Speaker Nancy Pelosi (D-CA) gestures as she speaks at a news conference



Among the expected issues the bill was set to tackle in some form were an expansion of health care access, child care benefits, free education programs and efforts to tackle climate change (The Hill). 


Although polls show that elements of the bill are popular, Democrats are seeing their poll numbers slip. As The Hill’s Jordain Carney points out, a recent CBS News poll showed that only 10 percent of respondents know a lot of specifics of the bill, while nearly 60 percent say they don't know any. 


Mike Lillis, The Hill: Pelosi enters pivotal stretch on Biden agenda.


The Hill: House Budget Chairman John YarmuthJohn Allen YarmuthDemocrats haggle as deal comes into focus Democrats at odds with Manchin over child tax credit provision The Hill's Morning Report - Presented by Uber - Biden, Democrats dig into legislative specifics MORE (D-Ky.), 73, will retire from Congress.


Pete Williams, NBC News: Trump's use of executive privilege will test congressional power to enforce subpoenas.


POLITICS: Growing pessimism about the U.S. economy is turning into a potential problem for Democrats almost a year out from the 2022 midterm elections as they fear for the future of the Biden agenda in Congress and the aforementioned threats of a shutdown and default.


As The Hill’s Sylvan Lane reports, the strength of the recovery from COVID-19-induced recession is fading at a perilous moment for Biden and the majority party. The emergence of the delta variant, rising inflation, supply chain shortages, and a slower than expected jobs recovery has prompted forecasters to dampen economic growth expectations for next calendar year. 


“Overall, risks to economic prospects have increased and policy trade-offs have become more complex,” wrote Gita Gopinath, chief economist for the International Monetary Fund. 


All of this could complicate the Democratic effort in 2022, even as the party faces natural headwinds. The majority party usually incurs losses during a president’s first term, with 2010 and 2018 serving as prime examples.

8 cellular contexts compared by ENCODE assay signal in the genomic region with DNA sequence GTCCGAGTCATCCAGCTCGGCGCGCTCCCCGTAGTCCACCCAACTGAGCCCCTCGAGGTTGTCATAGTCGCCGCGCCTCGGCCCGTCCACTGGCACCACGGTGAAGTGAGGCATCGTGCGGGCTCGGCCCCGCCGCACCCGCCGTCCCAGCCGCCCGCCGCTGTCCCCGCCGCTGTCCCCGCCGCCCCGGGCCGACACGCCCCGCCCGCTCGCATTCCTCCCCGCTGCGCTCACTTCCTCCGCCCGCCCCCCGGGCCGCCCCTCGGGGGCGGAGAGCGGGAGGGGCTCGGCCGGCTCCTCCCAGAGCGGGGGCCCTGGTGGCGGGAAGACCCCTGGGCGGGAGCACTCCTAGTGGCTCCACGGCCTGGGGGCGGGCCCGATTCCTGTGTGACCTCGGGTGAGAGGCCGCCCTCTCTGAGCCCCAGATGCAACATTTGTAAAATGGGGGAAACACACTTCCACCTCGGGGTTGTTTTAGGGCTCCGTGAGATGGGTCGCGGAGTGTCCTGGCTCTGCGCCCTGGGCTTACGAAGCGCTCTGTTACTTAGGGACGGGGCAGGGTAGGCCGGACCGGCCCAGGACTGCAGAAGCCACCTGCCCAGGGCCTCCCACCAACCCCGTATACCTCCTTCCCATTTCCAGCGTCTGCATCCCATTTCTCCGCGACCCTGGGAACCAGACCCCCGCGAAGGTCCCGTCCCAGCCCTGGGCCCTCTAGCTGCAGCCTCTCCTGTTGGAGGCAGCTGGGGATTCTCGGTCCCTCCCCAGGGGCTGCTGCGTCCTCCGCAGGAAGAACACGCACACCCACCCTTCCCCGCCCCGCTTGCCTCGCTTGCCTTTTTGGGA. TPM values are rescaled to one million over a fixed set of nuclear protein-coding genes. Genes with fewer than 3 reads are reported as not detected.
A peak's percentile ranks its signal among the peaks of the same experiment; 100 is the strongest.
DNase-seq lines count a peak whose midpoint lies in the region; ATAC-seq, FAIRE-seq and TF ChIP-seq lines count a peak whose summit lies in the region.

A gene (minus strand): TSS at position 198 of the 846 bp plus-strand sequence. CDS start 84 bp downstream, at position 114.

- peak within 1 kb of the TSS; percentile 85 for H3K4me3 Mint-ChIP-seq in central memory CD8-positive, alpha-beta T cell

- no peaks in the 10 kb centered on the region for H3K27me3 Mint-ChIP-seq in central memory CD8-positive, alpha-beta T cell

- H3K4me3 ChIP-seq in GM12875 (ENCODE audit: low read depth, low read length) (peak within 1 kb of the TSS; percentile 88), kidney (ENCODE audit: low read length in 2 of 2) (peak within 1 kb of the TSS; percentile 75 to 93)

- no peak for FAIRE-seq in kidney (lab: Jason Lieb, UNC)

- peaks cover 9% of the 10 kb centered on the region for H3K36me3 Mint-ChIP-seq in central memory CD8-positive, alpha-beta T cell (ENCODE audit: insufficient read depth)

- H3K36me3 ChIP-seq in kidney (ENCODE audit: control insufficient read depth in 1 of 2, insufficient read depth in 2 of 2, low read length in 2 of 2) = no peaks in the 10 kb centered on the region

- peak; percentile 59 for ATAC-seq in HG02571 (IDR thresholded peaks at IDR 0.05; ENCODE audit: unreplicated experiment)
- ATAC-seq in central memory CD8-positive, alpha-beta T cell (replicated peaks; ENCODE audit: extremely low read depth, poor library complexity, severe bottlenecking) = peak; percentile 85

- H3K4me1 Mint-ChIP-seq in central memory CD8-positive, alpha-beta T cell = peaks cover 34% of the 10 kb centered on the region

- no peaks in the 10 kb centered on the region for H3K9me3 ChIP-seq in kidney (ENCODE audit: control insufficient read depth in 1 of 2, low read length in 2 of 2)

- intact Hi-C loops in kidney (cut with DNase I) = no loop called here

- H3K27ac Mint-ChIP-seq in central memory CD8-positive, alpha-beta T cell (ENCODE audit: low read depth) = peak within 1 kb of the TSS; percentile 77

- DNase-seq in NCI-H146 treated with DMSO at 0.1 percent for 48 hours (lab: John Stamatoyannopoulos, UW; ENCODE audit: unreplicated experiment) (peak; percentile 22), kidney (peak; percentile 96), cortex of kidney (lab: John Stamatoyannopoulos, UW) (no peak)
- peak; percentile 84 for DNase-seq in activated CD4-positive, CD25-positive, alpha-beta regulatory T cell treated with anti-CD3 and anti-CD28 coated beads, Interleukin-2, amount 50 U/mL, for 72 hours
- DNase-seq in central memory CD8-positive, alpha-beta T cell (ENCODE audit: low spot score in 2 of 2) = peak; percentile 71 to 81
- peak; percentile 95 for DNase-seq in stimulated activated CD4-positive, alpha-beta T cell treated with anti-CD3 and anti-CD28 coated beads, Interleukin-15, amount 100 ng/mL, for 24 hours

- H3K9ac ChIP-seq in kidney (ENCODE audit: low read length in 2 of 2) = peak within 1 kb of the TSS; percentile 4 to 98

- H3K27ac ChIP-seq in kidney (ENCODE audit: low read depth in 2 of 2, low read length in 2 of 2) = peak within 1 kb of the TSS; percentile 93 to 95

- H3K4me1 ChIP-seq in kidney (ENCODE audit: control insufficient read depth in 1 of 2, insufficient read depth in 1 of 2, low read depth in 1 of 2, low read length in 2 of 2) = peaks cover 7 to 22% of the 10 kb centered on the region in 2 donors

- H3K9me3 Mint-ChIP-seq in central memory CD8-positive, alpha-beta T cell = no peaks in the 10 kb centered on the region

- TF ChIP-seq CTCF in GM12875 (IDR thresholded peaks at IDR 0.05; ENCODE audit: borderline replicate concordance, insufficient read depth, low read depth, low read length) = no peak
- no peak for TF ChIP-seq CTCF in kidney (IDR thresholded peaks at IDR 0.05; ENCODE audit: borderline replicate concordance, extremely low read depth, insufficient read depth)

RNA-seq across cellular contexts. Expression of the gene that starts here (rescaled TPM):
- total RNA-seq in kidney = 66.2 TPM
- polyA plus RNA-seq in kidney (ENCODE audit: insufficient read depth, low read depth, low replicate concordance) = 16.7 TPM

Those problems could also crop up in less than three weeks when voters head to the polls in Virginia to decide between former Gov. Terry McAuliffe (D) and GOP nominee Glenn Youngkin. Facing a close race, McAuliffe announced on Tuesday that he is turning to another heavy hitter to help him win a second term in the Richmond governor’s mansion: former President ObamaBarack Hussein ObamaBiden invokes Trump in bid to boost McAuliffe ahead of Election Day RNC targets McAuliffe, Biden campaign event with mobile billboard The real reason Biden is going to the COP26 climate summit MORE.


Obama is set to campaign alongside McAuliffe in Richmond on Oct. 23 (The Hill). The news comes on the heels of news that first lady Jill BidenJill BidenBiden invokes Trump in bid to boost McAuliffe ahead of Election Day The Hill's Morning Report - Presented by Facebook - Budget negotiators: 72 hours and counting Biden to stump for McAuliffe in test of his electoral branding MORE will also stump for McAuliffe in the capital city of the commonwealth on Friday. 


The New York Times: National issues dominate ad wars in Virginia governor’s race.


The Hill: McAuliffe says Biden will campaign with him ahead of the Virginia governor's election.


Julia Manchester, The Hill: Schools become a crucial battleground heading into the midterms.


Lisa Lerer, The New York Times: The unlikely issue shaping the Virginia governor’s race: Schools.


ProPublica: In November, Trump won a North Texas county in a landslide. His supporters still hounded veteran Hood County elections administrator Michele Carew until she resigned on Friday. “When I started out, election administrators were appreciated and highly respected,” she said. “Now we are made out to be the bad guys.”




ADMINISTRATION: The Department of Homeland Security says it will cease workplace sting operations as part of an effort to shift enforcement to focus on “unscrupulous employers who exploit the vulnerability of undocumented workers,” according to a memo on Tuesday from Homeland Security Secretary Alejandro MayorkasAlejandro MayorkasImmigration arrests inside US plummet: report Top officials turn over Twitter accounts to 'share the mic' with Black cybersecurity experts Federal officers detail abuse described by asylum seekers MORE. The administration wants to prioritize wage protection, workplace safety and labor rights, including shielding undocumented workers from deportation while their claims are investigated (The Hill). 


> The FDA on Tuesday for the first time authorized e-cigarettes for the U.S. market, specifically approving three vaping products (The New York Times).


> The president today will describe efforts in Washington to help ease private sector supply chain problems. The White House says Walmart, Federal Express, UPS, Target, Samsung and Home Depot will expand operations to seven days a week, around the clock (The Hill). Yellen insists that shortages of consumer goods and higher prices in stores are temporary side effects of the pandemic. “There may be isolated shortages of goods and services in the coming months," Yellen said. "But there is an ample supply of goods. I think there's no reason for consumers to panic about the absence of goods that they're going to want to acquire at Christmas” (CBS News).